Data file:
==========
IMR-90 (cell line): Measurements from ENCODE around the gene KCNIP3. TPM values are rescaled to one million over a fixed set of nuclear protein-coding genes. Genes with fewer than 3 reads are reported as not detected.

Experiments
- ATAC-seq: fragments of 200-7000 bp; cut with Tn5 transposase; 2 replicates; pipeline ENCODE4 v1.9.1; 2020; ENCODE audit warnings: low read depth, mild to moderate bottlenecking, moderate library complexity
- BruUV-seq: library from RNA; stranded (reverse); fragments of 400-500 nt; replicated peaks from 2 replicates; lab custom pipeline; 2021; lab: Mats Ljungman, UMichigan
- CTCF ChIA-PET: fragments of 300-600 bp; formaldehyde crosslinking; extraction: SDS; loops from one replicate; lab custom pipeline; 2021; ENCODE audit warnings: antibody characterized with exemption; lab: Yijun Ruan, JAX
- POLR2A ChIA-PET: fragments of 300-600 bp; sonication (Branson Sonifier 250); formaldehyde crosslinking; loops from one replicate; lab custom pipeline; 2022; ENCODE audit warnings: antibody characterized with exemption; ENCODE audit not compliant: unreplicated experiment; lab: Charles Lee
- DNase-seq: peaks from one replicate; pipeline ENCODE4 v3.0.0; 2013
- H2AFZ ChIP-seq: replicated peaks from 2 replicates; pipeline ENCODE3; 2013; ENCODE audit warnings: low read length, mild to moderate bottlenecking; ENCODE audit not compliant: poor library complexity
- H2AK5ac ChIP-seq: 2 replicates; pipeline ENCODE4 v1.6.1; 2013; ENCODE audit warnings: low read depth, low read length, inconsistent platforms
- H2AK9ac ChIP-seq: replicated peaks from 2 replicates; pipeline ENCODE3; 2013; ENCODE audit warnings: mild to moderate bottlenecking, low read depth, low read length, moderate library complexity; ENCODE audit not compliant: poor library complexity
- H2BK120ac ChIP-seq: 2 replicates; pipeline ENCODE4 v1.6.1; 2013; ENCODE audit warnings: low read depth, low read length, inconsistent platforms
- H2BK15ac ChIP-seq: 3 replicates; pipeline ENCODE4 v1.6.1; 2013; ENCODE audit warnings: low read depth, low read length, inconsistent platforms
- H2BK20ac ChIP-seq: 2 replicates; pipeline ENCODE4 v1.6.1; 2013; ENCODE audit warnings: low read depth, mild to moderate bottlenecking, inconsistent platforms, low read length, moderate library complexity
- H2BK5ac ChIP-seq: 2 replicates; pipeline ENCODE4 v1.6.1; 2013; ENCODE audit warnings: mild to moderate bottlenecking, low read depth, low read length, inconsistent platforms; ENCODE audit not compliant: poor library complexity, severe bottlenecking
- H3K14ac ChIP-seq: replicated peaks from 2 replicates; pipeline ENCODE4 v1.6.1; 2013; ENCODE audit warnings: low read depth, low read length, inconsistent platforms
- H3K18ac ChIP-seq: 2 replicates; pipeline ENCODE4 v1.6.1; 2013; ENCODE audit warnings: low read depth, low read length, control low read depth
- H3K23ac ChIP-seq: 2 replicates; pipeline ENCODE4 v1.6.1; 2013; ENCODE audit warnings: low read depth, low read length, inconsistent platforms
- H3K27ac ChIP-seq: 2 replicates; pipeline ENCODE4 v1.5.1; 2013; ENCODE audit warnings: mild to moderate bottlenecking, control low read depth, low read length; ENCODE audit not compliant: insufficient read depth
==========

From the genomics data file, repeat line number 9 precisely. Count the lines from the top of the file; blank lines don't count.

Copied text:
- H2AK5ac ChIP-seq: 2 replicates; pipeline ENCODE4 v1.6.1; 2013; ENCODE audit warnings: low read depth, low read length, inconsistent platforms